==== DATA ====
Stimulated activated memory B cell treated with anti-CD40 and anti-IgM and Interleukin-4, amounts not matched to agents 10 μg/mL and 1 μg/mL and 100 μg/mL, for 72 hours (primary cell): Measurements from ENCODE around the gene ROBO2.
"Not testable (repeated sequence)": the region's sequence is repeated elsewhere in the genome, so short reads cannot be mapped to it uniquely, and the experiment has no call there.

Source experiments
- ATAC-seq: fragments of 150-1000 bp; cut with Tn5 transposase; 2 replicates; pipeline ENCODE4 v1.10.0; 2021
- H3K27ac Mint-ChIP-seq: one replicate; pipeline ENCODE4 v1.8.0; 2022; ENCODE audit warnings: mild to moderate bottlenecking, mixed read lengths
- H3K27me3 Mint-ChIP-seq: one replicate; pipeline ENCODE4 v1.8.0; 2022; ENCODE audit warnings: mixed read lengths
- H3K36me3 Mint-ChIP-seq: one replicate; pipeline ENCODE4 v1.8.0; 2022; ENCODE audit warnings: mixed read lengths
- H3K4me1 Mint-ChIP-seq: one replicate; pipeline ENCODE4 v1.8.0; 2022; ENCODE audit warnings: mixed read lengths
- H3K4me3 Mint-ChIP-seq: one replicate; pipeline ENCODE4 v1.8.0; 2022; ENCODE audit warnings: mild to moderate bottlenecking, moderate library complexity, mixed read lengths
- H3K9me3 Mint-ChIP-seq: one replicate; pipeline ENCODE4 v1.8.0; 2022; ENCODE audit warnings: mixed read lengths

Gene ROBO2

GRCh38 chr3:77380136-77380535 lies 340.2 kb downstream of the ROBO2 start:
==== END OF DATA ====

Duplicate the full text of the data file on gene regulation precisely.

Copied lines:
Stimulated activated memory B cell treated with anti-CD40 and anti-IgM and Interleukin-4, amounts not matched to agents 10 μg/mL and 1 μg/mL and 100 μg/mL, for 72 hours (primary cell): Measurements from ENCODE around the gene ROBO2.
"Not testable (repeated sequence)": the region's sequence is repeated elsewhere in the genome, so short reads cannot be mapped to it uniquely, and the experiment has no call there.

Source experiments
- ATAC-seq: fragments of 150-1000 bp; cut with Tn5 transposase; 2 replicates; pipeline ENCODE4 v1.10.0; 2021
- H3K27ac Mint-ChIP-seq: one replicate; pipeline ENCODE4 v1.8.0; 2022; ENCODE audit warnings: mild to moderate bottlenecking, mixed read lengths
- H3K27me3 Mint-ChIP-seq: one replicate; pipeline ENCODE4 v1.8.0; 2022; ENCODE audit warnings: mixed read lengths
- H3K36me3 Mint-ChIP-seq: one replicate; pipeline ENCODE4 v1.8.0; 2022; ENCODE audit warnings: mixed read lengths
- H3K4me1 Mint-ChIP-seq: one replicate; pipeline ENCODE4 v1.8.0; 2022; ENCODE audit warnings: mixed read lengths
- H3K4me3 Mint-ChIP-seq: one replicate; pipeline ENCODE4 v1.8.0; 2022; ENCODE audit warnings: mild to moderate bottlenecking, moderate library complexity, mixed read lengths
- H3K9me3 Mint-ChIP-seq: one replicate; pipeline ENCODE4 v1.8.0; 2022; ENCODE audit warnings: mixed read lengths

Gene ROBO2

GRCh38 chr3:77380136-77380535 lies 340.2 kb downstream of the ROBO2 start: